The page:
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For Immediate Release
(Alexandria, Va., April 14, 2005)—Children often aspire to someday work as astronauts, firemen or doctors. Now, we may hear a different answer from kids on career day: Human Resource Manager, which ranks as the fourth best job according to the Money magazine and Salary.com list of 50 Best Jobs in America. The ranking is based on a list of more than 200 jobs.
According to the survey, the profession rates well in flexibility, overall compensation, opportunity for growth and level of stress. In addition, the survey identifies the trend toward outsourcing tactical, administrative responsibilities and freeing HR to concentrate on the role as strategic planners, which adds to the challenge and interest in the profession.
“We’re not surprised to see HR rank so highly. We couldn’t agree more that HR is a great profession,” said Susan R. Meisinger, SPHR, president and CEO of the Society for Human Resource Management (SHRM). “The profession is rapidly evolving where HR executives are playing a much larger role in determining the overall direction of their organization. These developments add to the vibrancy of the profession as more organizations look to HR for strategies to align their workforce with the goals of the business.”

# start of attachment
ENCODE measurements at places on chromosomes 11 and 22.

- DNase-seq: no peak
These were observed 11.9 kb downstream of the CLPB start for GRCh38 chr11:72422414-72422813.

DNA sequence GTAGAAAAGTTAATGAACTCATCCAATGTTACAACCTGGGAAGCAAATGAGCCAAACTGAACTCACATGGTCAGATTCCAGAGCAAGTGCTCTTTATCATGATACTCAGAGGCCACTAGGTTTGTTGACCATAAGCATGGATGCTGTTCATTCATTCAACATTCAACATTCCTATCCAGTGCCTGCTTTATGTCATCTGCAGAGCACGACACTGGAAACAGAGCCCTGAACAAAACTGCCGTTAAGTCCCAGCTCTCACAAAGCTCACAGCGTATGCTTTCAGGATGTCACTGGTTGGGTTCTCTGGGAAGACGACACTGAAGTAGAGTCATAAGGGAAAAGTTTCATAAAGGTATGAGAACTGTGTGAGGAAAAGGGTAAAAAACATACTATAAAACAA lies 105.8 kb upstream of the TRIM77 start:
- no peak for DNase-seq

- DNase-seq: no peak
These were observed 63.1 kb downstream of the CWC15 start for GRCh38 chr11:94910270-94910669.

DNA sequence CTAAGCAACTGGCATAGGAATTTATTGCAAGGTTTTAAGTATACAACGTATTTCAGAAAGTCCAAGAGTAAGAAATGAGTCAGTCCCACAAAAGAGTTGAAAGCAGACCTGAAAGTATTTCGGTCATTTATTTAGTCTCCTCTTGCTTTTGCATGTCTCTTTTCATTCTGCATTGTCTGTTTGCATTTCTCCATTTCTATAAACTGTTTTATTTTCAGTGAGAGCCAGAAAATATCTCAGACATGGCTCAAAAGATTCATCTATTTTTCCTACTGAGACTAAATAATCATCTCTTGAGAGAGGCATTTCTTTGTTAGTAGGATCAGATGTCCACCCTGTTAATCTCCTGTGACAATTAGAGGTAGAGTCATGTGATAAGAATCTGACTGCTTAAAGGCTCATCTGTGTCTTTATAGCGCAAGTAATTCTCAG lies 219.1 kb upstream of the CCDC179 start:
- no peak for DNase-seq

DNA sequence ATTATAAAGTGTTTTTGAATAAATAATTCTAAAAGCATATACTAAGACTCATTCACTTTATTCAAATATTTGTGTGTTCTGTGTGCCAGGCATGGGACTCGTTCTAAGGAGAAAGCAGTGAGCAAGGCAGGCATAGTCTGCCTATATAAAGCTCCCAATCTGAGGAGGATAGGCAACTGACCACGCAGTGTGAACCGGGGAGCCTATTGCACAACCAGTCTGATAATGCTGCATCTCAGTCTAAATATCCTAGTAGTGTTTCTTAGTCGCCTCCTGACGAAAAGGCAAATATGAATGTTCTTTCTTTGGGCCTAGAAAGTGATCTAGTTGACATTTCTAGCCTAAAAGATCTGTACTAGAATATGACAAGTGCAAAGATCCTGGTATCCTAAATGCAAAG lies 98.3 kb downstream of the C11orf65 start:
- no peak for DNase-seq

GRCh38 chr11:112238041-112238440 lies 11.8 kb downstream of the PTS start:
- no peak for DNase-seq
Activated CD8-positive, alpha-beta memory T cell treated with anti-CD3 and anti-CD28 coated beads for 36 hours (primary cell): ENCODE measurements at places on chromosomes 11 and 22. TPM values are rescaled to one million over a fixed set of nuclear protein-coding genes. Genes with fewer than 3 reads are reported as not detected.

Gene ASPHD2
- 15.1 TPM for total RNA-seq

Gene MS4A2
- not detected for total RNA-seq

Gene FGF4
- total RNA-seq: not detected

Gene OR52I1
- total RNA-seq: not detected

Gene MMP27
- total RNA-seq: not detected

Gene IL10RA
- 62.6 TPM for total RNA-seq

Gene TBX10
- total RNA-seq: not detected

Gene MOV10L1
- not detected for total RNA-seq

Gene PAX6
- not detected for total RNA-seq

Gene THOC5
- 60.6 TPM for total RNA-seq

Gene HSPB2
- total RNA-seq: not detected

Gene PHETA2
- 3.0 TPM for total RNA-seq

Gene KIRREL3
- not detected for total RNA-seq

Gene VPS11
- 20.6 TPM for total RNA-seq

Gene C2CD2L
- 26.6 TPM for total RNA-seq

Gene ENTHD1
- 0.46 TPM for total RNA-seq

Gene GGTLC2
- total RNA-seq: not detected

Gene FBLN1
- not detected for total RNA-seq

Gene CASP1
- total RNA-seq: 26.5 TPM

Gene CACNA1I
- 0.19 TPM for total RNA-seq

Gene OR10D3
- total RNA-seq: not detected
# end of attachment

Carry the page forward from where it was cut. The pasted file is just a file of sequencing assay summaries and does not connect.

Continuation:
Changing business conditions and increasing global competition have made talented, skilled workers one of the major competitive advantages for organizations. It will become increasingly important for HR to meet these challenges through talent management strategies. Talent management involves the implementation of integrated strategies or systems designed to improve recruiting, developing and retaining people with the required skills and aptitude to meet current and future organizational needs. SHRM is actively engaged in helping HR professionals obtain the business acumen and proficiency in strategic HR to meet these demands.
“HR is an exciting profession, and with the projected growth and competitive salaries, there will be many opportunities available for bright new HR professionals who want to play a critical role in shaping the success of organizations,” added Meisinger.
**The Society has many individuals who can serve as media contacts on the HR profession, workplace trends, globalization and other business topics. For more information call SHRM Media Affairs at the numbers above.**
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